Marta Ramos testified that on June 5, 1980, she was sleeping with her husband and was awakened at about 4:30 a.m. by the sound of gunshots. A minute or two later she heard some pounding at the door. Her husband opened the door and she saw the victim covered with blood, standing and then falling down. The victim appeared to be in pain. She testified that the police arrived a couple of minutes after the gunshots and that a police officer asked the victim, "Who did this to you?" to which the victim replied, "Sergio."

Investigator Bruce Peck testified that at about 5:15 that morning he conducted an interview with the victim at the hospital emergency room. The victim was lying on a table, groaning, shaking and shivering. Her breathing appeared to be forced and she seemed to be in great pain. The investigator spoke through a medical student interpreter. He asked the victim who shot her and she replied "Sergio." He then asked who this person was and she replied that he was her sister Iris' boyfriend. She also said she was shot because Sergio believed that she was coming between him and Iris. On cross-examination Investigator Peck repeated that the victim was speaking Spanish, which he did not understand, and that he did not know what, if any, medication had been administered to her.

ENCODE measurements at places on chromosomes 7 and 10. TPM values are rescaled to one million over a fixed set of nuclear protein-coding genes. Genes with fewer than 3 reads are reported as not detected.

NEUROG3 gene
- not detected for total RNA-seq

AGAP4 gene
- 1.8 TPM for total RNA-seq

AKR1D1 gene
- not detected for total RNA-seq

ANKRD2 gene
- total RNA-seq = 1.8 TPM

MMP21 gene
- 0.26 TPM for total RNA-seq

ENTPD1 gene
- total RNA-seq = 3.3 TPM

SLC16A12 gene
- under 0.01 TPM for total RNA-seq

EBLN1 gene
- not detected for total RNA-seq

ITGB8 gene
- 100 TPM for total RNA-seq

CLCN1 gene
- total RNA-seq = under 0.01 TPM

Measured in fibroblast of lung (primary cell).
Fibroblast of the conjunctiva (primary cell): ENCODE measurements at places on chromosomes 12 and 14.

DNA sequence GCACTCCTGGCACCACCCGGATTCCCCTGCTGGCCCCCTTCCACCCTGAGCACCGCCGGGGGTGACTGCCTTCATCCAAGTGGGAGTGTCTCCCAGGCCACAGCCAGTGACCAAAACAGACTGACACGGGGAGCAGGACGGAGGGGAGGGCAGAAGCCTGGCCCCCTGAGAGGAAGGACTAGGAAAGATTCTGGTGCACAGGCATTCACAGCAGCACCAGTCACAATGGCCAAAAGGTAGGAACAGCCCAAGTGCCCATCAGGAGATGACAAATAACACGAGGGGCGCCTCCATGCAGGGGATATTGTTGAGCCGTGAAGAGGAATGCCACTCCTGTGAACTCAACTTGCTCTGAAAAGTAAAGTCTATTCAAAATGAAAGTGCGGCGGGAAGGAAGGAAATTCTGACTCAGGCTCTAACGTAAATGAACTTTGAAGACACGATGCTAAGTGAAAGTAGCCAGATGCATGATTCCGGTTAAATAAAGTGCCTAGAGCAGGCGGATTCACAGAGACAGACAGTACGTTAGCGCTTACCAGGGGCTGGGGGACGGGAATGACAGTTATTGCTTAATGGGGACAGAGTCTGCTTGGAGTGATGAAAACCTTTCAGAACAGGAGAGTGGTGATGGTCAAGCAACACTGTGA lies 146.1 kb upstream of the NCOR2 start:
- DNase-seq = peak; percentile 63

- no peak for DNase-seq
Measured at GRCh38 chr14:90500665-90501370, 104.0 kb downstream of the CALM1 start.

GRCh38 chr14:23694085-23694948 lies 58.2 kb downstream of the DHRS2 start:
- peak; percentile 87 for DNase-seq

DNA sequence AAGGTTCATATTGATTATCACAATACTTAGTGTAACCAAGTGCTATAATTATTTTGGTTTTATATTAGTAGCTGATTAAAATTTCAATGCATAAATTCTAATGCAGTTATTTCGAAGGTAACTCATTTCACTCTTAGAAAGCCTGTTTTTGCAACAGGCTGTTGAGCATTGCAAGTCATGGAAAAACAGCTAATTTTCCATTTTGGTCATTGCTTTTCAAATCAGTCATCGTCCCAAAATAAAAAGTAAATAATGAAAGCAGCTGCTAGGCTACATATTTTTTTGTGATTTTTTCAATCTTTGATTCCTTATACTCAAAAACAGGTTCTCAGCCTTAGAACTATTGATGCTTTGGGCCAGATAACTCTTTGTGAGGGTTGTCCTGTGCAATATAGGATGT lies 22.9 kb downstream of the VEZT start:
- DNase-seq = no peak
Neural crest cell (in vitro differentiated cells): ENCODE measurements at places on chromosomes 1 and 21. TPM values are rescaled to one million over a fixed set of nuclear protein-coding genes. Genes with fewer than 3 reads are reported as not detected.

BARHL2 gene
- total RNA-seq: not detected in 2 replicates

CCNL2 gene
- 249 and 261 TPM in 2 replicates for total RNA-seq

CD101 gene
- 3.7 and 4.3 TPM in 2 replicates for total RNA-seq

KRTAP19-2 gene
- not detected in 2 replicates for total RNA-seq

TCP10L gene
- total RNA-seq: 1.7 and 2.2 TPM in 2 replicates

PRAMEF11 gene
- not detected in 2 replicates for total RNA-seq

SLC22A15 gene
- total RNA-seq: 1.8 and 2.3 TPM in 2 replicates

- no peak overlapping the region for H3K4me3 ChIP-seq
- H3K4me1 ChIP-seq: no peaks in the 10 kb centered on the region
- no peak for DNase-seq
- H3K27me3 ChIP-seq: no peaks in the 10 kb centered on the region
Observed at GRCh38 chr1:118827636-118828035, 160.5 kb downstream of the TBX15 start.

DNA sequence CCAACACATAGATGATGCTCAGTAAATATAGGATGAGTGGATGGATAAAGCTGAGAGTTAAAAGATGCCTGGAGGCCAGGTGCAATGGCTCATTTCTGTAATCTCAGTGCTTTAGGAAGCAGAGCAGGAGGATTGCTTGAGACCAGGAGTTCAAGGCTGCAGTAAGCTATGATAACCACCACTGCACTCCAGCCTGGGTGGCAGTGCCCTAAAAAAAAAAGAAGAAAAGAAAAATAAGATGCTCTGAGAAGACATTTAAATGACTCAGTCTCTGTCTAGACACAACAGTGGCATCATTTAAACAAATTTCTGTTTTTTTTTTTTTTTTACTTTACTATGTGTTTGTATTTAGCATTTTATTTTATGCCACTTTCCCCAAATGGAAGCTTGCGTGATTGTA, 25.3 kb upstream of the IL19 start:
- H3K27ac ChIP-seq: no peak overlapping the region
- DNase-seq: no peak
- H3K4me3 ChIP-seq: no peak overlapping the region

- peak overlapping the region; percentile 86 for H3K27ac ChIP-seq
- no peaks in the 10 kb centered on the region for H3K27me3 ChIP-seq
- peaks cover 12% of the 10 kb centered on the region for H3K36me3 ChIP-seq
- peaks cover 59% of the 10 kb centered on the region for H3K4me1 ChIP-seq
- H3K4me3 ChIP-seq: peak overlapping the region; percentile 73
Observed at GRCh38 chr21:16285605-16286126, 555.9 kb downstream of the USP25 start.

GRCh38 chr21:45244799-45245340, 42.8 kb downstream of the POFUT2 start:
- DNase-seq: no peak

Investigator Michael Shull testified. He had conducted a search of defendant's apartment on the morning of June 5, 1980, and found it unoccupied. Later that afternoon he located and questioned defendant. Defendant related that on June 5, 1980, he was home asleep until approximately noon. When told that his apartment had been searched at 8:30, and then shown a photograph of the victim, defendant called the victim a whore, then pounded his fist on the photo, crumpled it up and threw it on the floor. On cross-examination Investigator Shull stated that defendant later told the police that he was at his former wife's home that morning.